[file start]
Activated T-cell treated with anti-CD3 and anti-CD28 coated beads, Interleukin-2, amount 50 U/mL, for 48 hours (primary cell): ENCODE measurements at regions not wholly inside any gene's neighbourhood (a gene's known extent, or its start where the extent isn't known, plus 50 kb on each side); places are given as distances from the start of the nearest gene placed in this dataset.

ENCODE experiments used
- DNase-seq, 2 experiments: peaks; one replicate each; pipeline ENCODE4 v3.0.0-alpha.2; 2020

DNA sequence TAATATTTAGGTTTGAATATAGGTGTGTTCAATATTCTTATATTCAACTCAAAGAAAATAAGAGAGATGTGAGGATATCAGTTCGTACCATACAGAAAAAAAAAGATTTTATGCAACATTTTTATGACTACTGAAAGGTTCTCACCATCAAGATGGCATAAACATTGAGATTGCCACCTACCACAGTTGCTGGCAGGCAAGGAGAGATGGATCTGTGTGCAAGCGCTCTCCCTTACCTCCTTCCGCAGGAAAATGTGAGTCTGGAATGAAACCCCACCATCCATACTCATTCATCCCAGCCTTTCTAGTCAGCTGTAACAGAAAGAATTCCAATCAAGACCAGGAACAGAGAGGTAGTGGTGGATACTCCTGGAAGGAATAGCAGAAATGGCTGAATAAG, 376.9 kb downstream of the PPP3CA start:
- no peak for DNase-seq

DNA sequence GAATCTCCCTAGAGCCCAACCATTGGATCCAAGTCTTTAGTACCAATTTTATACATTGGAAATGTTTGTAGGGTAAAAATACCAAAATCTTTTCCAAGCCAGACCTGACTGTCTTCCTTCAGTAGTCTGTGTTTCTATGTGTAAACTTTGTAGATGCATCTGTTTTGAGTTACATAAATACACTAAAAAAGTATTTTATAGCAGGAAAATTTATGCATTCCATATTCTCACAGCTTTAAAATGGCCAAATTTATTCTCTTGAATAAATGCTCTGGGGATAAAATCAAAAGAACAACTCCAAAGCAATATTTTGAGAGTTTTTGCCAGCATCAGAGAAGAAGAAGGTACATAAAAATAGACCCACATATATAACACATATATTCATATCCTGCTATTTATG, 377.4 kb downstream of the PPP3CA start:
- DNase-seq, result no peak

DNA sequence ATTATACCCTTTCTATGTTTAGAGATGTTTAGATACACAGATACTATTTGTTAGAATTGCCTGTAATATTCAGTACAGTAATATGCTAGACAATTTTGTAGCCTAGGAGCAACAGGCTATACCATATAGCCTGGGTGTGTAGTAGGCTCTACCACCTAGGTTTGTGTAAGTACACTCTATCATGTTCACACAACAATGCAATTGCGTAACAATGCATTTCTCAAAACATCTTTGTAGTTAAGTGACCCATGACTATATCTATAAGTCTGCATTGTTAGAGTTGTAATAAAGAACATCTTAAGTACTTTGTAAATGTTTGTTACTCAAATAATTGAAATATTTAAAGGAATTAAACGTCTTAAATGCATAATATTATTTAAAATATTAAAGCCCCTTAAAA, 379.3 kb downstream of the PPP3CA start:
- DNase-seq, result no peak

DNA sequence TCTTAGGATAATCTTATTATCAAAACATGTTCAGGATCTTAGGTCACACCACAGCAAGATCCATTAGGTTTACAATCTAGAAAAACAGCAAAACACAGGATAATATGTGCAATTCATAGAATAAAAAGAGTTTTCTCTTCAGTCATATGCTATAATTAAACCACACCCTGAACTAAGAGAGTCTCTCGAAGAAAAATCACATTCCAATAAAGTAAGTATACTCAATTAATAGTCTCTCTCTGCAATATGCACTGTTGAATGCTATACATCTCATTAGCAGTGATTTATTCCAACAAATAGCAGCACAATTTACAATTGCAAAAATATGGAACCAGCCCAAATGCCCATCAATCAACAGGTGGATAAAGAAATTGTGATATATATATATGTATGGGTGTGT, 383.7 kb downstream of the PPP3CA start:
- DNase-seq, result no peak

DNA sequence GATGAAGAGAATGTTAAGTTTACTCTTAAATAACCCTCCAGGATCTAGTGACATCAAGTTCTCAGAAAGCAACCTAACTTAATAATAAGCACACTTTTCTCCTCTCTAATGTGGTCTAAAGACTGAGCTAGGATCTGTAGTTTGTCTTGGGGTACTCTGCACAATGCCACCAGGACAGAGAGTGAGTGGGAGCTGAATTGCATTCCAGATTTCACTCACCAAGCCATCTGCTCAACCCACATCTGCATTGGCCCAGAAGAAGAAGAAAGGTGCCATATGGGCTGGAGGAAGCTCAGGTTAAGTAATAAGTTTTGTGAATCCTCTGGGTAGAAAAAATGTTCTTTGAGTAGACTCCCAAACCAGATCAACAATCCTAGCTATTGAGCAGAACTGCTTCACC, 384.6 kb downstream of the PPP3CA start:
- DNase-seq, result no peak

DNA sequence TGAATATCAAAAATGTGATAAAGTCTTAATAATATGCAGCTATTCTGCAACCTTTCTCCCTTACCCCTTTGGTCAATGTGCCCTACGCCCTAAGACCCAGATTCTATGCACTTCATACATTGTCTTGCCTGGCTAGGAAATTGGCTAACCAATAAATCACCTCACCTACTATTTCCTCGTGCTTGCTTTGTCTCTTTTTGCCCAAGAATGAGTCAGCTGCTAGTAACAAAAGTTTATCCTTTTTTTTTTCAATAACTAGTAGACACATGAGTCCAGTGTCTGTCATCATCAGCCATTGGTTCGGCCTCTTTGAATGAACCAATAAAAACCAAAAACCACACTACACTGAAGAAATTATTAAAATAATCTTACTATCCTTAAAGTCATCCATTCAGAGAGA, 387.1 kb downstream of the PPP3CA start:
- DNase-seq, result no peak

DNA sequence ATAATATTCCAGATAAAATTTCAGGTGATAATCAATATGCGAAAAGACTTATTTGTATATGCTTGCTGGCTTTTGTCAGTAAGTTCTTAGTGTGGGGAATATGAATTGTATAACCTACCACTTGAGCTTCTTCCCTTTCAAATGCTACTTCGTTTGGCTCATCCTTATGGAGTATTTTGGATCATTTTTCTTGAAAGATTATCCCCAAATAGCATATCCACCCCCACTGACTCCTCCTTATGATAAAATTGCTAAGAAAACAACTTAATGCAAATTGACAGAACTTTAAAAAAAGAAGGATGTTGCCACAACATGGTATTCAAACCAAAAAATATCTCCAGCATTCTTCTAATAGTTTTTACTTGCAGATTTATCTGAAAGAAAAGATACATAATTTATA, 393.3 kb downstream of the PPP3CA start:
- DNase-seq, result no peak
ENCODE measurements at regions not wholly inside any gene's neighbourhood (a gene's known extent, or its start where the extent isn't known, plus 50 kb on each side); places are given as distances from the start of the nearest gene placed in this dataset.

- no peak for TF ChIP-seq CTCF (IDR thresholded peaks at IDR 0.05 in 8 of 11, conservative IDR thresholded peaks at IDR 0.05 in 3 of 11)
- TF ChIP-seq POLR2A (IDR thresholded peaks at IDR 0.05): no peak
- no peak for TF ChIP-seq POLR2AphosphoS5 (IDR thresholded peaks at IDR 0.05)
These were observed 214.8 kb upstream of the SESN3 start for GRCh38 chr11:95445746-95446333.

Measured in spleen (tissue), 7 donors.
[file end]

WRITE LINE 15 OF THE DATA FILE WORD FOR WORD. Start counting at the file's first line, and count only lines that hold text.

- DNase-seq, result no peak